Historical Theory

Historical Theory

Historical Theory

Historical Theory

Synopsis

Practising historians claim that their accounts of the past are something other than fiction, myth or propaganda. Yet there are significant challenges to this view, most notably from postmodernism. In Historical Theory , a prominent historian develops a highly original argument that evaluates the diversity of approaches to history and points to a constructive way forward.Mary Fulbrook argues that all historians face key theoretical questions, and that an emphasis on the facts alone is not enough. Against postmodernism, she argures that historical narratives are not simply inventions imposed on the past, and that some answers to historical questions are more plausible or adequate than others.Illustrated with numerous substantive examples and its focus is always on the most central theoretical issues and on real strategies for bridging the gap between the traces of the past and the interpretations of the present. Historical Theory is essential and enlightening reading for all historians and their students.

Excerpt

This book addresses essential issues about the nature of historical knowledge. It is not about ‘approaches to history’ in the sense of distinct theoretical traditions, nor is it a ‘history of historiography’, nor a guide to varying ‘historical skills and methods’. There are many good books on all these sorts of topics. Rather, it is about the ways in which all historical writing is inevitably theoretical; and about the ways in which we can hope to make progress in developing enhanced accounts of selected aspects of the past in the light of the interests and perspectives of the present, while yet being able to devise criteria for saying that some accounts are ‘better’, more empirically adequate, than others.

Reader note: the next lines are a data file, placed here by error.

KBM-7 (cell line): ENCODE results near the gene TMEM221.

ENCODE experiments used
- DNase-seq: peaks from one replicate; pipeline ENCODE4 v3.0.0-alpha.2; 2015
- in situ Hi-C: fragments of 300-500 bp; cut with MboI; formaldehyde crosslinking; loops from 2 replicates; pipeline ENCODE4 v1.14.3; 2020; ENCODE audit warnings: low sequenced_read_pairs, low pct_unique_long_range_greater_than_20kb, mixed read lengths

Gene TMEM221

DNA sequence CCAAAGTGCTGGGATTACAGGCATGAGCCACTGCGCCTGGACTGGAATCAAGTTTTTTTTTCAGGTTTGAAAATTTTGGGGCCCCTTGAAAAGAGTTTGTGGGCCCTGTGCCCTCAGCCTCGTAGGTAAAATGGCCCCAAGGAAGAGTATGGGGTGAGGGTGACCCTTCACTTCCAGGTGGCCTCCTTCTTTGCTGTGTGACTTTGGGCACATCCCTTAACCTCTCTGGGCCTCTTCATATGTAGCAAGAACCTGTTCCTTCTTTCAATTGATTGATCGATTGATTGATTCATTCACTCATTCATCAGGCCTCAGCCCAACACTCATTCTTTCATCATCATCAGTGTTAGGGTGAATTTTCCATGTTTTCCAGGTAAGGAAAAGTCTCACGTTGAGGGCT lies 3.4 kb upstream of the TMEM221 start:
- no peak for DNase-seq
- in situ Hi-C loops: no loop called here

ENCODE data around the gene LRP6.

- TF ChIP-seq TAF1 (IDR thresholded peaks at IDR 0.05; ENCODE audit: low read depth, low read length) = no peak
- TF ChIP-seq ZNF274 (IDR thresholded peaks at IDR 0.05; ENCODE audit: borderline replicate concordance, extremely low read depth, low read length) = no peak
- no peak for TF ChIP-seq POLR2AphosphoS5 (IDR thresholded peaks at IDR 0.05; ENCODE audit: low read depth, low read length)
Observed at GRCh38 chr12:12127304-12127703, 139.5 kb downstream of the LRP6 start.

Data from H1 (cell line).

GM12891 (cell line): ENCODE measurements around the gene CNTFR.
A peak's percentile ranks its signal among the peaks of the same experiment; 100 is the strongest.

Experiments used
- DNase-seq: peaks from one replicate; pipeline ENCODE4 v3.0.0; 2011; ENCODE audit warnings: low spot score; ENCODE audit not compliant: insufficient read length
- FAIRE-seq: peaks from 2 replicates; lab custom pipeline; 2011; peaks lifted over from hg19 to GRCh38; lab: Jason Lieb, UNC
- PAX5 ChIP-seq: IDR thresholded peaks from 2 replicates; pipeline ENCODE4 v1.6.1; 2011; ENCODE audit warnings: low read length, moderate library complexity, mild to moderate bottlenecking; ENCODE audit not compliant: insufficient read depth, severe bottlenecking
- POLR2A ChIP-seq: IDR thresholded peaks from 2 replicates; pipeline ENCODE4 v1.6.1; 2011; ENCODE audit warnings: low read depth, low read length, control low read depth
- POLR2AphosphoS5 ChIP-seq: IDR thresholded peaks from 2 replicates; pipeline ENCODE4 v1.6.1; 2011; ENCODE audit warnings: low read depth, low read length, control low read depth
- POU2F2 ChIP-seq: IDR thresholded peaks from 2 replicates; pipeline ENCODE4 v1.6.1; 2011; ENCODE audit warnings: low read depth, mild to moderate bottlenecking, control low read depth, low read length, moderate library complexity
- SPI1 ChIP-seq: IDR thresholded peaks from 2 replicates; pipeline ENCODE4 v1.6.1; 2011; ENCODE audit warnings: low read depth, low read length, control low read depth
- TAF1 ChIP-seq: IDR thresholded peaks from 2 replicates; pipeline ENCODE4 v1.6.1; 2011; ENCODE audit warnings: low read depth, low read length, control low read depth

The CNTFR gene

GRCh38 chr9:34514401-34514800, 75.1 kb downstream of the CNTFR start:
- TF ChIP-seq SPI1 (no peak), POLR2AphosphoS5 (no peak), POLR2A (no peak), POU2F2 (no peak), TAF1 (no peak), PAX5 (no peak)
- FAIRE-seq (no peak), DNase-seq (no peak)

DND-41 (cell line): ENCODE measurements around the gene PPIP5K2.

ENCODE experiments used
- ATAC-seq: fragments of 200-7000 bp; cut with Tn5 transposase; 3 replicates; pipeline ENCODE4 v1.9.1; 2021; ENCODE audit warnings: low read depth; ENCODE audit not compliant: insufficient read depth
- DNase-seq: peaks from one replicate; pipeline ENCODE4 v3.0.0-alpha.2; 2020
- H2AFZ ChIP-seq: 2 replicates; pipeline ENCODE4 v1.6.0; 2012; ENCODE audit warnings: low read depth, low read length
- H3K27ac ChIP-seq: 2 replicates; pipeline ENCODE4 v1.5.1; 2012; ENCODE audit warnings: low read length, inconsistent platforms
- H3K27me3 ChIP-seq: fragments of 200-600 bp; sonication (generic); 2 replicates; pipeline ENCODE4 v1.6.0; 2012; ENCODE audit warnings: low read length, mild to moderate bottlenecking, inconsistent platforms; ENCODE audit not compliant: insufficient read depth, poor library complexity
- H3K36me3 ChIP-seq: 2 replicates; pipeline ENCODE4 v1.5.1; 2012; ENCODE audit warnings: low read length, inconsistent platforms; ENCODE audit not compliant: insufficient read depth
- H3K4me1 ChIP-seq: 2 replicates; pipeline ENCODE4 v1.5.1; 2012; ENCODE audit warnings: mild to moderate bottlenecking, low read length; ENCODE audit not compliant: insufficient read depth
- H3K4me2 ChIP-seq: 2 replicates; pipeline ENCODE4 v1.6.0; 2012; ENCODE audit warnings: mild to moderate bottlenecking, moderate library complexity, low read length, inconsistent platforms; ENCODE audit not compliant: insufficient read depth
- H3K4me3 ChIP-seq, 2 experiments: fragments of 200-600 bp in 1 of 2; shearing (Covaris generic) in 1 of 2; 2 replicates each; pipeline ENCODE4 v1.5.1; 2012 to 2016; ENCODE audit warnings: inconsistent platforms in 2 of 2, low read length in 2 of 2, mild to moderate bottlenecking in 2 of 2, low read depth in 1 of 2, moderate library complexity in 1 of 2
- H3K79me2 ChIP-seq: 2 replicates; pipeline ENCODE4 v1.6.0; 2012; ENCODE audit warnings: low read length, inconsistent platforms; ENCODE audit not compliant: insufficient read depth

My primary concern is thus to explore just how far, and under what conditions - or with what qualifications - we can hold a view of history as saying something true (however limited, temporary, inadequate) about a real past (however essentially ‘unknowable’ in any totalising sense), even in the wake of the postmodernist challenge and in the light (if that is the right word in this context) of the political ‘noise’ which surrounds all historical writing. These are questions which have bothered me for a long time, as a practising historian who is committed to a notion of history as trying to say something true about the past, and yet is highly aware of the ways in which different historical traditions and conflicting interpretations of the past are closely linked to political and moral positions.

One of my more specific purposes has been to construct a theoretically tenable route out of the rather entrenched positions of an arguably increasingly sterile debate between empiricists and postmodernists. I do not find the variety of postmodernist positions acceptable or convincing, for a number of reasons outlined below; but I do not feel that they have as yet been adequately answered by historians coming from a basically empiricist position. A related purpose, against any simple empiricist view, is to establish that all history writing inevitably entails taking a stand on key theoretical issues, whether or not the historian is aware of these - and many practising historians are not. There is no escape from having a theoretical position, whether explicit or implicit. But I argue that it does not follow from this that all historical approaches are in principle equally acceptable - or equally fictional, as the relativist case would suggest. It may be possible to agree on criteria for preferring one historical approach or interpretation to

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